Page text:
The Glamorgan-Gwent Archaeological
Trust Historic Environment Record
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Primary Reference Number (PRN) : 01142g Trust : Glamorgan Gwent Community : Portskewett Unitary authority : Monmouthshire NGR : ST50558732 Site Type (preferred type first) : Iron Age Hillfort Status : Scheduled Monument
Summary : Iron Age camp situated on the shore of the Bristol Channel at the southern end of the village of Sudbrook, formerly comprising triple banks and ditches which have been damaged through erosion and development. Also occupied in the Roman period.
Description : The camp is situated on the shore of the Bristol Channel at the southern end of the village of Sudbrook. Its southern boundary is formed by a small sea cliff. It is grass and scrub covered, with the interior all grass and mostly taken up by a playing field. The camp is roughly triangular, bounded on the north-east and north-west by banks and ditches. It formerly comprised triple banks and ditches which have been much eroded since, and which have also been built over/infilled by encroaching housing and gardens, and a 12-14th century church and graveyard, to the north.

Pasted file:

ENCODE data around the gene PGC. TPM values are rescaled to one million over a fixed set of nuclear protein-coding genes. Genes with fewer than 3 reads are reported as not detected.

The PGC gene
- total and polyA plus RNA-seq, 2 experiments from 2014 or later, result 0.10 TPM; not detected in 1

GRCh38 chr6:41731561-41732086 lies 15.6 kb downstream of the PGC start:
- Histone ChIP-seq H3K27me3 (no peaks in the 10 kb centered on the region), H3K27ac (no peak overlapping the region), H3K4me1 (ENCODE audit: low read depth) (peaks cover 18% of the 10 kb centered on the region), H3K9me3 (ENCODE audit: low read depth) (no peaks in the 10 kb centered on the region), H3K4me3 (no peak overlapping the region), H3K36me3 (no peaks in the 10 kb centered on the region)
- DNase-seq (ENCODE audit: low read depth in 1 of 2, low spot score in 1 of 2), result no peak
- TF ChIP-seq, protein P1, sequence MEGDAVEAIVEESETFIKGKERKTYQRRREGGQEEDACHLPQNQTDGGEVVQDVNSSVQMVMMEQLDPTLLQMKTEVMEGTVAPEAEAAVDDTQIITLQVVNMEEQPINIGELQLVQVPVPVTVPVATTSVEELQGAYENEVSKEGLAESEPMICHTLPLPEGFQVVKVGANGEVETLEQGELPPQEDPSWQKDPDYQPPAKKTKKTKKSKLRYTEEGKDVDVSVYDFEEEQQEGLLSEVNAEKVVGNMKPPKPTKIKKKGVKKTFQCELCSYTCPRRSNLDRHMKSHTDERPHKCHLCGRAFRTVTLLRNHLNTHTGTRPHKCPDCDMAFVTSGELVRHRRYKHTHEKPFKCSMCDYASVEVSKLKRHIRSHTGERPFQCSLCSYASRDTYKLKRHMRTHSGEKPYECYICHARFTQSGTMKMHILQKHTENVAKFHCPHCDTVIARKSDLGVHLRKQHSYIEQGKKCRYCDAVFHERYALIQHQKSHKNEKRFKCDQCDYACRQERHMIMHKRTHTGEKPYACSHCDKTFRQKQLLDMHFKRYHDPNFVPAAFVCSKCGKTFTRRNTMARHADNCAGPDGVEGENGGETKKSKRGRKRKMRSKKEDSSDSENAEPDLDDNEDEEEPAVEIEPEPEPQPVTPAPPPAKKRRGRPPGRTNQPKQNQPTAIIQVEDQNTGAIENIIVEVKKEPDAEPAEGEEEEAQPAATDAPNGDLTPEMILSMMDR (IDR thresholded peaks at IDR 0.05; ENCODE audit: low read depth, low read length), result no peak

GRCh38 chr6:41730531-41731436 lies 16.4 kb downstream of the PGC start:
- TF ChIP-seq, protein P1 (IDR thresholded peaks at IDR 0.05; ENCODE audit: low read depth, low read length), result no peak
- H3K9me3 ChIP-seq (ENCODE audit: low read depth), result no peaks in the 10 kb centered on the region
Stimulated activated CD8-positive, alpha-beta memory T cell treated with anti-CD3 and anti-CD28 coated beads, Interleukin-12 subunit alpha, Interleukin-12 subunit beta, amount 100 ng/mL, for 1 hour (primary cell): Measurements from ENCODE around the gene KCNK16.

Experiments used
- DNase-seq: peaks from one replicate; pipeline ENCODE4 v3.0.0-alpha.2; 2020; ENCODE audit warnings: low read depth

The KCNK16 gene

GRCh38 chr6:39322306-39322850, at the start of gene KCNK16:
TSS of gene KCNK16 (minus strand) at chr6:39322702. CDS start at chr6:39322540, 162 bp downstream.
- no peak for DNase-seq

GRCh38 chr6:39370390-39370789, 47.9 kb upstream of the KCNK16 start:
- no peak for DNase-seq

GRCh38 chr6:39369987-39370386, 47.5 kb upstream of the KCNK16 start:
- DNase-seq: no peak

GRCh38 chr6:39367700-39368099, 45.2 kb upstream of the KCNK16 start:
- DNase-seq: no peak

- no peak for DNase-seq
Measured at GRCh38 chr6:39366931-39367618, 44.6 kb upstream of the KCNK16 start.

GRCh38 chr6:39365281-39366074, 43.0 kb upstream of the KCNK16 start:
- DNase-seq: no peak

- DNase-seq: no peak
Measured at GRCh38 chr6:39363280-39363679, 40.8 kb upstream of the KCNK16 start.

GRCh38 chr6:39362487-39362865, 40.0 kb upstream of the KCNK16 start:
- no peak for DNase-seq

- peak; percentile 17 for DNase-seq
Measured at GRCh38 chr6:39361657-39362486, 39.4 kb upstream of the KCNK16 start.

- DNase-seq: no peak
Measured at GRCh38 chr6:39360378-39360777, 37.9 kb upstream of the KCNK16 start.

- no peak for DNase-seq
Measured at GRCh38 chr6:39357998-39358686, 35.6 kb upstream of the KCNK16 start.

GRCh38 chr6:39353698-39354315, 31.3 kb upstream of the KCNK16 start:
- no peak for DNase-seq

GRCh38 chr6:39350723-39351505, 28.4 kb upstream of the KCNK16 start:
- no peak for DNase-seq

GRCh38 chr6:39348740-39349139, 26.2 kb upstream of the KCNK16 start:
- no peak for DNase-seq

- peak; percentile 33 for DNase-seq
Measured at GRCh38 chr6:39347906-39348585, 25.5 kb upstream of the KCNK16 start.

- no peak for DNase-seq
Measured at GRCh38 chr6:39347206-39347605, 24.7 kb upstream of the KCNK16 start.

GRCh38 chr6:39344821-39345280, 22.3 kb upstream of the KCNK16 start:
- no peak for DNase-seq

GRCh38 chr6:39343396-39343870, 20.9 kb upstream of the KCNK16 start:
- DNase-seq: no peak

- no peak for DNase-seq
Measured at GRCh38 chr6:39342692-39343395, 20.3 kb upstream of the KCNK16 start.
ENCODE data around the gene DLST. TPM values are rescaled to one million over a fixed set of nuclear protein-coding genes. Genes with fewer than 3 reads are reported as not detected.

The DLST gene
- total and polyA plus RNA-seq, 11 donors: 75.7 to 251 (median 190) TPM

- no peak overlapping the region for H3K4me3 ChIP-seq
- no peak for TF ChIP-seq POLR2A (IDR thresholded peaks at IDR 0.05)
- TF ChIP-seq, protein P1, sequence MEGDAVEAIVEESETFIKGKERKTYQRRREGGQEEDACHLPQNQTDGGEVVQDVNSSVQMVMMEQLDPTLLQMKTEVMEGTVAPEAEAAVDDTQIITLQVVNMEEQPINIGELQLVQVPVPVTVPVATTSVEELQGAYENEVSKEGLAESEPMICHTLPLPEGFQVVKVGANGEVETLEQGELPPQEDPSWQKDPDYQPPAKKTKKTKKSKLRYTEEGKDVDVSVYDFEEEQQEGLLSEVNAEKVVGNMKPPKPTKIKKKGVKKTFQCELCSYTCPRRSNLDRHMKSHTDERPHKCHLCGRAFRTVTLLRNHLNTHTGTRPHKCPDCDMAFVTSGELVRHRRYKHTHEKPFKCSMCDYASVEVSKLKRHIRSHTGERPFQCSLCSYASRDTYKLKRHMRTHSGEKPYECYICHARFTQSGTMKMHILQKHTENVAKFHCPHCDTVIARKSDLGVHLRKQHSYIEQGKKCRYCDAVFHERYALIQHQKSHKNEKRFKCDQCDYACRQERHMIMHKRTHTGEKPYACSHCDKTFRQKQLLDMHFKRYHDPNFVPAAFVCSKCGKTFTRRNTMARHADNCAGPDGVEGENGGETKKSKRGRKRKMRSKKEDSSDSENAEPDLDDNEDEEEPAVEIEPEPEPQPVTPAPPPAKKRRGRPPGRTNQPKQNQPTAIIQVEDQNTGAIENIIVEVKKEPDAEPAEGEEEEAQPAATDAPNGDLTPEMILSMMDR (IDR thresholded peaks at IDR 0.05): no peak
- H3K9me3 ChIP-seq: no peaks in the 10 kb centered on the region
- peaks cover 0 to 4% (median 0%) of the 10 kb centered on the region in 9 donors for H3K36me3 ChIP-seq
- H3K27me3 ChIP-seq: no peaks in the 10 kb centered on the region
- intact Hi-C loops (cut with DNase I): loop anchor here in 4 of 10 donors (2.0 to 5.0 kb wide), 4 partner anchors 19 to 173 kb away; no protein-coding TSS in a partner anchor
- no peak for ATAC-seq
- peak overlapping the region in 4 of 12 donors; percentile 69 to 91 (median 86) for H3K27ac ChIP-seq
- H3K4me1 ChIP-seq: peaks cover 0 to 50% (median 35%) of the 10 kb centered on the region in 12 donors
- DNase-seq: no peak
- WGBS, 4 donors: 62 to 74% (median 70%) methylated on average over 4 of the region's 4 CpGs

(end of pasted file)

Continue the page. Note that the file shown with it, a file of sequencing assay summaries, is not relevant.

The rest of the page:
The camp is situated on the shore of the Bristol Channel at the southern end of the village of Sudbrook. Its southern boundary is formed by a small sea cliff. It is grass and scrub covered, with the interior all grass and mostly taken up by a playing field. The camp is roughly triangular, bounded on the north-east and north-west by banks and ditches, with a level interior. Considered to formerly have had triple banks and ditches on all sides, much has now been eroded or encroached upon. The plan by Spencer and Nash-Williams in 1936 certainly shows triple defences on the northwest side, although even by that time, on the northeast side housing developments had encroached and almost built over the (presumable) outer defence, and of the middle defensive ditch or bank, there is no sign. The sea cliff has eroded much in parts and has subsequently been built up with rubble from the 1873-86 Severn Tunnel construction. The Spencer/Nash-Williams plan also shows to prehistoric hut floors, and a possible barrow, however further investigation in 2000 suggests that the location of the huts is not definite and can only be seen as occupation scatter. The medieval church to the east of this site is now ruined, with the last burial being in 1757 when the church was recorded as 'decayed'. (Wiggins 2006)